Salmon-Eye by Thomas Morel, Marineholmen – Bergen
Having worked a lot with the Bergen-based company GC Rieber, they approached us with the request to create a 5,2×2 meters piece of art for the entrance of one of their new buildings in the marine district of Bergen. The building is called Lanternen, and two of the companies who were to establish there were Lerøy and Cargill – two of Norway’s biggest companies related to salmon farming.
This image was going to be the first thing the visitors would meet when entering the building. It was also going to be visible from the outside, so I quickly decided that the best way of displaying the image was on a light-box, where the image would be printed on high-quality canvas, backlit by a large number of small LED diodes.
I wanted to get as close as possible to the animal, showing a detail of the salmon that you might not have seen before. To do this, I wanted to capture as much colour and depth as possible, so I naturally chose to shoot it with Hasselblad’s multi-shot technology.
To be able to capture the colours and dynamics of the salmon as truthfully as possible, I used the H6D-400cMS in 4-shot mode. In this mode, the camera shoots 4 images while moving the 100-megapixel sensor 1 pixel between every shot. By doing this, it manages to capture real colour data that truly show the salmon’s flamboyant coloured skin.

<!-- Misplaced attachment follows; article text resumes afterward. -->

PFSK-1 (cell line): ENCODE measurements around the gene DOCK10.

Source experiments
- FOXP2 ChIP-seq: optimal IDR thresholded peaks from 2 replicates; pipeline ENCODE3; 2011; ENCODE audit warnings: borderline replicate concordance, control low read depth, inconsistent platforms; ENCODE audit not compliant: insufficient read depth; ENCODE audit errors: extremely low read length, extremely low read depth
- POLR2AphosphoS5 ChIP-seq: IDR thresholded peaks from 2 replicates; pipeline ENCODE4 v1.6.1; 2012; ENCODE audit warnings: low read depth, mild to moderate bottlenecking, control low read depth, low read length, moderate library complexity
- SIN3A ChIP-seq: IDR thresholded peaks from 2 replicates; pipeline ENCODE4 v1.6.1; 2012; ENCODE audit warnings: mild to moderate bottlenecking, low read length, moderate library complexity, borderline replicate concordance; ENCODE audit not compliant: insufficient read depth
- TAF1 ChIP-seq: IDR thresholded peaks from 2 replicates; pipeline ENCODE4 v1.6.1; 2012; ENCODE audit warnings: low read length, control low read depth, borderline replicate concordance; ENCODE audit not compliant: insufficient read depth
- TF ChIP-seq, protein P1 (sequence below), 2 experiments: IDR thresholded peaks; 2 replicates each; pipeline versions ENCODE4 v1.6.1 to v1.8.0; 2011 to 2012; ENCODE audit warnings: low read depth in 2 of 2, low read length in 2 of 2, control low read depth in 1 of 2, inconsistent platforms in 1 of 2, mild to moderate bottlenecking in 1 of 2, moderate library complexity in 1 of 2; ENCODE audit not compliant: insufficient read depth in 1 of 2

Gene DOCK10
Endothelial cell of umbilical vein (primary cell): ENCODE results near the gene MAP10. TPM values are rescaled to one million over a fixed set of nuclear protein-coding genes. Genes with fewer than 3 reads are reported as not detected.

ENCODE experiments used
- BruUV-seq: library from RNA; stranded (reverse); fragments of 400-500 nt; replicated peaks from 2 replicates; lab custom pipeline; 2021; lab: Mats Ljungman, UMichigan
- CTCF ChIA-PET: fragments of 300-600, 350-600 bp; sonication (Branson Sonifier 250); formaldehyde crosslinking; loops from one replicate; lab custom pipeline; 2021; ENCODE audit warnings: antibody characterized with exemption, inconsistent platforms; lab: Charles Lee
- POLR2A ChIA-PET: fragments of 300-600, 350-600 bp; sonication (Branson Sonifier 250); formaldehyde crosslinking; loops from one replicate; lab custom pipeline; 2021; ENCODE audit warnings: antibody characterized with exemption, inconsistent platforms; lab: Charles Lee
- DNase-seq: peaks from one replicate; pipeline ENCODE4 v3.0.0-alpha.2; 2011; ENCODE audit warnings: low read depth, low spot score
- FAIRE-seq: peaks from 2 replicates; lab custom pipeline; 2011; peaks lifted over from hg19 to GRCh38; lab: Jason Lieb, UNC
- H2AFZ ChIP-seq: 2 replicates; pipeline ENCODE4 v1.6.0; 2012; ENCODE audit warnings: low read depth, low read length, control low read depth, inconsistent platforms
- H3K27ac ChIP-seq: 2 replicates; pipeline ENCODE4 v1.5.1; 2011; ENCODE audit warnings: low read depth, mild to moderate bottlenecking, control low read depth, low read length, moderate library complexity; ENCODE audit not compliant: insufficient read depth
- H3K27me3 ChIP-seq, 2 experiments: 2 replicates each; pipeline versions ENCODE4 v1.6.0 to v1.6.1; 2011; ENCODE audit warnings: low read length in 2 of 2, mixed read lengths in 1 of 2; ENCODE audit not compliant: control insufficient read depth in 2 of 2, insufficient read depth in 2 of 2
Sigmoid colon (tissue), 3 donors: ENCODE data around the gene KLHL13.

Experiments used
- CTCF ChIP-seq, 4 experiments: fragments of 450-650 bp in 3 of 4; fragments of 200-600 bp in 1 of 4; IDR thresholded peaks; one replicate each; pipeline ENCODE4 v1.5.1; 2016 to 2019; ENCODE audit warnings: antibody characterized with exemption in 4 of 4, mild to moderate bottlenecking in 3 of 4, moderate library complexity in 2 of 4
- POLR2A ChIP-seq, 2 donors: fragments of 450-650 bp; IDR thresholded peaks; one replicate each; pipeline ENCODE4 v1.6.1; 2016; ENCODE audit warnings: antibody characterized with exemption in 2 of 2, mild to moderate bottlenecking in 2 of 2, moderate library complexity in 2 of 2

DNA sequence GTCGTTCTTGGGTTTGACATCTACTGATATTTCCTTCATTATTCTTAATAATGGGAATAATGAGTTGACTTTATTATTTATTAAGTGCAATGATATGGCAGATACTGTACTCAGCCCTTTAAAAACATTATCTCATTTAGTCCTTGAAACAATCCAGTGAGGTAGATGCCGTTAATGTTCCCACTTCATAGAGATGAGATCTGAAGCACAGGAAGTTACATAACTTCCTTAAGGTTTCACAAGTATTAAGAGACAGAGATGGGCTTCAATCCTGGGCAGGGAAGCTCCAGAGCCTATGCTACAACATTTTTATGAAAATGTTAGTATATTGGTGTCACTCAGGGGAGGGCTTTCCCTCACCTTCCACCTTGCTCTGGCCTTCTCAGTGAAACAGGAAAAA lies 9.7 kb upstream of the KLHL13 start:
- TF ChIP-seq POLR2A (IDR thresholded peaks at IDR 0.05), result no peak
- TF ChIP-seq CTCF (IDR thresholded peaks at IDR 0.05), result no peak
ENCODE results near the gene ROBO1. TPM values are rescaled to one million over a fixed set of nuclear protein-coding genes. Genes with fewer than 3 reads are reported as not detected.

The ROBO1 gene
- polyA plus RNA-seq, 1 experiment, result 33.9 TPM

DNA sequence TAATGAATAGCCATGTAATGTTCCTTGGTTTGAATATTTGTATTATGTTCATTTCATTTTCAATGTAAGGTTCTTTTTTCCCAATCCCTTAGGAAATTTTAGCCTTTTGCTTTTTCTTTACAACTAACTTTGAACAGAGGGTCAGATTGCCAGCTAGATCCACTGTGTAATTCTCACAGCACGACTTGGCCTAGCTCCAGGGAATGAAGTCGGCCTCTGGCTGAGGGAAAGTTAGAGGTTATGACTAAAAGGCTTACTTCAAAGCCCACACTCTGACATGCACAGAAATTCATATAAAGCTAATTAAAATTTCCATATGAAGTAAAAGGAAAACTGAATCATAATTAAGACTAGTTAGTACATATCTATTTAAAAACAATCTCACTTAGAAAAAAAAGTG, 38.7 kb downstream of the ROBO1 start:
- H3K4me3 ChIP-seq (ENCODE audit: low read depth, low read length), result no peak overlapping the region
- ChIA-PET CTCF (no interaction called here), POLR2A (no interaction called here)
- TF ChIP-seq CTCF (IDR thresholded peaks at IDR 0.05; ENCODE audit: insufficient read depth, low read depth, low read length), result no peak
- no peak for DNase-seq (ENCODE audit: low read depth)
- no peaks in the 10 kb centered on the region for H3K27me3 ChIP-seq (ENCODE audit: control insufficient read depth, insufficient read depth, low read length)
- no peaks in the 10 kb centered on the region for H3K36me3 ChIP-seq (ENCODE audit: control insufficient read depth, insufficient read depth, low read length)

One of the challenges with getting so close to the object is that only a small area will be in focus, even if you shoot at such a small aperture as f/16. To put the whole scene in focus, I put the image together by 15 individual multi-shot images, where each image is focussed 2 millimetres further out. Then, later on, all captures are stitched together in Photoshop, combining all sharp areas of each image to create a final output image where the entire salmon is sharp.
The final result is a focus-stacked image of 11049×4233 pixels, consisting of 15 individual multishot images.